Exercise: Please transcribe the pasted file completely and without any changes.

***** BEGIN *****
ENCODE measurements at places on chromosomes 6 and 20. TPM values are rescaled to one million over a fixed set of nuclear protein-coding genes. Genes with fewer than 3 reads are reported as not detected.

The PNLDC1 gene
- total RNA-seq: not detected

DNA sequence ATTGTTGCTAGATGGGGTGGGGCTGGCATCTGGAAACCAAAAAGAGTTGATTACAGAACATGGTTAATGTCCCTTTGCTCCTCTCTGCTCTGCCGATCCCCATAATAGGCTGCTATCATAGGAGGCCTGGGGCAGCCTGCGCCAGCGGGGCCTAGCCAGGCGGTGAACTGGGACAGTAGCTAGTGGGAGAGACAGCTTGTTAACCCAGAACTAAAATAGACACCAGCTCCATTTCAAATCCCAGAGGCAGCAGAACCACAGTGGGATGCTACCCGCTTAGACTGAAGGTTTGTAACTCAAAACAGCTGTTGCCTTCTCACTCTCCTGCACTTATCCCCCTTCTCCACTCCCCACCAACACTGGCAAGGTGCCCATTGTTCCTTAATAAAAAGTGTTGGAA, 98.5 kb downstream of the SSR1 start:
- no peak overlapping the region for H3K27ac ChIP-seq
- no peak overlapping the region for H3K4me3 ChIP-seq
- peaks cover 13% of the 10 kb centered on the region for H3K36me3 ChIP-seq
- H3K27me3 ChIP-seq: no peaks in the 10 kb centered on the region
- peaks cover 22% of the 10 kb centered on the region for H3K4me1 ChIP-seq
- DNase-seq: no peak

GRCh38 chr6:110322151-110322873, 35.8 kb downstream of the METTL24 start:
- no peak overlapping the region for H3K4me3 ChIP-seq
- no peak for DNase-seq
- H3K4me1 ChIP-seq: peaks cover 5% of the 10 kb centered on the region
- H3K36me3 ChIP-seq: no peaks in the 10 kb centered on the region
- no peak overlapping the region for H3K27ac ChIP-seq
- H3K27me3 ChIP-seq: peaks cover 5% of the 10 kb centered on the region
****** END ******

ENCODE measurements at places on chromosomes 6 and 20. TPM values are rescaled to one million over a fixed set of nuclear protein-coding genes. Genes with fewer than 3 reads are reported as not detected.

The PNLDC1 gene
- total RNA-seq: not detected

DNA sequence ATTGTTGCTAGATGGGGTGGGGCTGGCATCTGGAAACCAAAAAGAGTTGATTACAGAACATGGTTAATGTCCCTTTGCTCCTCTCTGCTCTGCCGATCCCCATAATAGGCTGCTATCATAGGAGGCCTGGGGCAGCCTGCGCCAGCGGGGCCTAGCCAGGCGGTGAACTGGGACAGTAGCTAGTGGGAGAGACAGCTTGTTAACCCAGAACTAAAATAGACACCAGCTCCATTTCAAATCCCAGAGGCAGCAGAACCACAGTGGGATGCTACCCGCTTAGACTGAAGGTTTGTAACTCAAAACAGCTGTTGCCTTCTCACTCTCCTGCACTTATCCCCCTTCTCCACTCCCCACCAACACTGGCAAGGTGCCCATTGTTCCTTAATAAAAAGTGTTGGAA, 98.5 kb downstream of the SSR1 start:
- no peak overlapping the region for H3K27ac ChIP-seq
- no peak overlapping the region for H3K4me3 ChIP-seq
- peaks cover 13% of the 10 kb centered on the region for H3K36me3 ChIP-seq
- H3K27me3 ChIP-seq: no peaks in the 10 kb centered on the region
- peaks cover 22% of the 10 kb centered on the region for H3K4me1 ChIP-seq
- DNase-seq: no peak

GRCh38 chr6:110322151-110322873, 35.8 kb downstream of the METTL24 start:
- no peak overlapping the region for H3K4me3 ChIP-seq
- no peak for DNase-seq
- H3K4me1 ChIP-seq: peaks cover 5% of the 10 kb centered on the region
- H3K36me3 ChIP-seq: no peaks in the 10 kb centered on the region
- no peak overlapping the region for H3K27ac ChIP-seq
- H3K27me3 ChIP-seq: peaks cover 5% of the 10 kb centered on the region